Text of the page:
Buttons that fall off- the fix! Tuesday, Mar 30 2010 

Have that button that always pops off?  You know the one.  Whether it is on a pair of pants, on a shirt, or most often on a coat- buttons tend to loosen and fall off.  Sometimes this is because the edge of a button is rough or slightly sharp.  The edge of the inside of the button wears down the thread.  Sometimes buttons fall off because strain is put on the fabric and the thread gives way, or even pulls a hole in the fabric.

Fixes:

Use two buttons.  Putting a thin, flat button on the opposite side of the fabric can solve this problem beautifully.  When you sew them on, the thread goes through the outside button, then through the fabric, then through the inside button and back again.  When the outside button pulls the thread, the thread then pulls not at the fabric, but at the back button, anchoring it nicely.

Give the button a shank.  If the button on the coat is sewn very thoroughly and tightly, it can be so tight that there isn’t room enough to button it.  A winter coat can be thick and you will need to accommodate for that bulk when sewing on the button.  To do this, leave some give in the thread as you sew on the button.  When you are ready to finish, wrap your thread around the give, and that will make the button stand out a bit from the fabric.  Then, knot your thread as usual and you are ready to go!

Another fix:  Is the button sharp or rough on the inside?  A light coating of clear nail polish can smooth rough spots without plugging the holes in the button or making it look too weird.  Paint on the back side of the button.

Did the button pull a hole in the garment?

The fix:

Find a small bit of similar fabric, the size of a quarter will do, and put it behind the hole.  If possible, nest the new fabric piece between the outer fabric, and the lining.  Then with a small machine stitch and a thread that matches the garment, sew row after row of small stitches over the hole.  Think of it like overdoing quilting, but in a very small space.  The stitches you are putting in will show, so cover the whole and the fraying fabric, but try not to make a big enough sewing area that the button wouldn’t cover most of it.  What you are doing is making a very strong patch!  You can then sew the button in the original spot, where the hole used to be.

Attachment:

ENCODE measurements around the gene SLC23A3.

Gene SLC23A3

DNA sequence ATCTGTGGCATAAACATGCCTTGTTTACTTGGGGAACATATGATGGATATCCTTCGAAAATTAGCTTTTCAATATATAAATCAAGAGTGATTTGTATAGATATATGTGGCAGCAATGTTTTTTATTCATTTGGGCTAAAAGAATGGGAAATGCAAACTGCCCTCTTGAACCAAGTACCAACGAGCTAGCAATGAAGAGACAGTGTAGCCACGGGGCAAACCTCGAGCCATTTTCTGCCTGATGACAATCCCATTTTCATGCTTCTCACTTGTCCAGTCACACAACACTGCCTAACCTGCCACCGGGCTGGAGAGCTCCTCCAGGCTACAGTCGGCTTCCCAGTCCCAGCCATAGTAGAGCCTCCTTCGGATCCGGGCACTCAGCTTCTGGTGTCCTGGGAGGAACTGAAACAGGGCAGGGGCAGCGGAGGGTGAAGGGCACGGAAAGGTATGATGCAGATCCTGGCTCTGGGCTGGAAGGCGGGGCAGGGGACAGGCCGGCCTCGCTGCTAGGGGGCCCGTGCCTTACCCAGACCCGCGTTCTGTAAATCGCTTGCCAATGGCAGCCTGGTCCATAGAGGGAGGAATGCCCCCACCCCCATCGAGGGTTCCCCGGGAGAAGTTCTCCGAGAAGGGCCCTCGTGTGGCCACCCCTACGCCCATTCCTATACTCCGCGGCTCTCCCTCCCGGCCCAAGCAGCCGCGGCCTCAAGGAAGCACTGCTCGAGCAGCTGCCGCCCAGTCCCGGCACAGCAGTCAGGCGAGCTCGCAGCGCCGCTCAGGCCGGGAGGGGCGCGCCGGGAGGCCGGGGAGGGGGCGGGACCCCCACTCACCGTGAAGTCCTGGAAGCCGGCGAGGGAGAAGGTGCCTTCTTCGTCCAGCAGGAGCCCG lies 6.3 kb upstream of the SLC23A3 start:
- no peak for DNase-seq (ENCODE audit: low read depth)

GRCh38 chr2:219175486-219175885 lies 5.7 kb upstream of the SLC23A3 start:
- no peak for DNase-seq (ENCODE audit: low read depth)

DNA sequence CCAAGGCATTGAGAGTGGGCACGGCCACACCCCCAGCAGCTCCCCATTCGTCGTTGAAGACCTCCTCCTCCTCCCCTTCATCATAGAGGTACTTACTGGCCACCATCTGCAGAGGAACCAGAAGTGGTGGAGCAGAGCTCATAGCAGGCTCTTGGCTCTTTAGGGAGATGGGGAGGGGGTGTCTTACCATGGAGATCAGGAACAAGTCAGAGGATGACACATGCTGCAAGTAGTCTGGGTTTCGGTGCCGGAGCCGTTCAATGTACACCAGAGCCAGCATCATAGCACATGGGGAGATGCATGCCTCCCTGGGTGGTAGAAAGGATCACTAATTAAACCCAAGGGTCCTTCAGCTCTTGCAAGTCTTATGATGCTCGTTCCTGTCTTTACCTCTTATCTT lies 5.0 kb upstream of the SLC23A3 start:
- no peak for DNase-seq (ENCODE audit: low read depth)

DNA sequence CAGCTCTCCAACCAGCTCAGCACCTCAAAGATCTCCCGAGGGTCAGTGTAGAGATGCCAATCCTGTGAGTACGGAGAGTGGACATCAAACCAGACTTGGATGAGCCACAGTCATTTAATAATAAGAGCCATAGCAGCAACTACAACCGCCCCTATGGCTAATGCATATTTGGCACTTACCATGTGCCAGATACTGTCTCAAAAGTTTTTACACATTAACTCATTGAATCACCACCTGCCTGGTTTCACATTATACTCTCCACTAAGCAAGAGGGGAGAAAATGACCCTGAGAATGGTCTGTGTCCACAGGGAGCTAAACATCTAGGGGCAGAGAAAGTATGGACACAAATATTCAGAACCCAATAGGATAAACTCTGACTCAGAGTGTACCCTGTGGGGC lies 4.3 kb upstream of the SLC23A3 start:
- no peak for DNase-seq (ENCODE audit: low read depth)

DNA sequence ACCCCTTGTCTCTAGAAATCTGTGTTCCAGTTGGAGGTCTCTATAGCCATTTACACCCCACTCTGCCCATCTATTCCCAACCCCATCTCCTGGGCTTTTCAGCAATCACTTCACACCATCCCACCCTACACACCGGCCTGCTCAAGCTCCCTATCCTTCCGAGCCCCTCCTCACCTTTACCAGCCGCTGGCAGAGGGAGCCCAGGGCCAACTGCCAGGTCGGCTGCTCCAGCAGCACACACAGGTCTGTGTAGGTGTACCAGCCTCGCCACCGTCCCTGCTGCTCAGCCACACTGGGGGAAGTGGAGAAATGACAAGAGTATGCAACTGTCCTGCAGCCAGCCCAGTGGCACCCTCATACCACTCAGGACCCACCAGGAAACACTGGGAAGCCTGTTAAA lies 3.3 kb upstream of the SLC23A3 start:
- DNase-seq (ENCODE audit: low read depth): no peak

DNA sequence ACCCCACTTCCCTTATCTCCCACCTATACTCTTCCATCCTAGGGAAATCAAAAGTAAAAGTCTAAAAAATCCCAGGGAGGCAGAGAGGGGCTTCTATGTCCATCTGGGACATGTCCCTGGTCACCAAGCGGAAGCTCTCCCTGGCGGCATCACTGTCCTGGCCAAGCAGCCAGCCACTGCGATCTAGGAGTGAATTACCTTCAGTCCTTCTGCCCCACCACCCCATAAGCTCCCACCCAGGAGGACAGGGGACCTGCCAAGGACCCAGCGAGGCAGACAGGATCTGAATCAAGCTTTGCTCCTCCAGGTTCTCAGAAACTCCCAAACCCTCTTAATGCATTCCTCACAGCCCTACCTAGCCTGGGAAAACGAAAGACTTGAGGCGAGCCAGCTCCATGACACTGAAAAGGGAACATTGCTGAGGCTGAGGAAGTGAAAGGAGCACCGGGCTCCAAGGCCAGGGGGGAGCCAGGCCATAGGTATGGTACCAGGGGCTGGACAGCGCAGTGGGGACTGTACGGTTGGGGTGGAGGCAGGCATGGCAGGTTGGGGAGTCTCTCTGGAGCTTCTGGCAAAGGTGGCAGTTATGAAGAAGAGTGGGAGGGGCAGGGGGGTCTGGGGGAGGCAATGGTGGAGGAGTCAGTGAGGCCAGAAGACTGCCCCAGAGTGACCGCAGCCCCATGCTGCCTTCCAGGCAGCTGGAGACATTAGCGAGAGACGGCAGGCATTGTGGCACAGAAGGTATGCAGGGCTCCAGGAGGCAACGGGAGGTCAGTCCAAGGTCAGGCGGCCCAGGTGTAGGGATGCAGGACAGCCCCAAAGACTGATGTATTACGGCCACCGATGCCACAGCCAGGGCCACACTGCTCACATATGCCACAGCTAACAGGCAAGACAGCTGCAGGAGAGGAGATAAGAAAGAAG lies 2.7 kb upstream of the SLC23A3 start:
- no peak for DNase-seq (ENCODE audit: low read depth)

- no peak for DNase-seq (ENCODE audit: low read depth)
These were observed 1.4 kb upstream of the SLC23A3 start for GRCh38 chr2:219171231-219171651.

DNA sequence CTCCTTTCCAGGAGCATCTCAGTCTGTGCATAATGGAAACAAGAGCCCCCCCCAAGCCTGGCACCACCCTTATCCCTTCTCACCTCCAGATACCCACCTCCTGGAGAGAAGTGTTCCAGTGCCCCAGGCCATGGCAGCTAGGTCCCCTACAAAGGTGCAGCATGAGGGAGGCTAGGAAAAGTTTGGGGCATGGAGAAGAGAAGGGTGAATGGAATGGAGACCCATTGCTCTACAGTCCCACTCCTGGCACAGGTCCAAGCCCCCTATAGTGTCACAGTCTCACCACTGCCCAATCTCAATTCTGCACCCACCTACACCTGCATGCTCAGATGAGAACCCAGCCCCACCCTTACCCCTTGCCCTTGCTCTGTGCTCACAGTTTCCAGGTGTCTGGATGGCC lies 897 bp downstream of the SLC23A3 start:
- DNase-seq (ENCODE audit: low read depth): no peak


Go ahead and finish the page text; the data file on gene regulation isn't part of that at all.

Side note:  The patching method works amazingly well with holes in jeans if you get the right fabric for the patch and use the exact right thread color and stitch length.  Properly done your patched area will be as strong or stronger than the original!

gaps between the buttons- the fix! Friday, Sep 4 2009 

With a needle and thread you can make button down shirts wearable!

The buttons and button holes on a standard shirt can spread open when you move, right in that area:

Solution?  Close up that area!  There are a variety of ways to do that.  Generally what I see is a snap or hook and eye added halfway between each button.

My preference is to try on the shirt, and find where it gaps- then sew that portion of the shirt closed.  Turning the shirt inside out, you can take a needle and thread and very lightly do a whip stitch on the overlap.  It doesn’t need to be tightly or evenly sewn to work.   I only sew the gapping part closed, leaving the rest of the buttons and button holes to behave normally.  Tada!  Magically a button down shirt that fits across the bust line, worry free!

Whip stitch:

http://www.google.com/search?q=whip+stitch&ie=utf-8&oe=utf-8&aq=t&rls=org.mozilla:en-US:official&client=firefox-a

Added bonus?  Your shirt will be easier to iron over that area.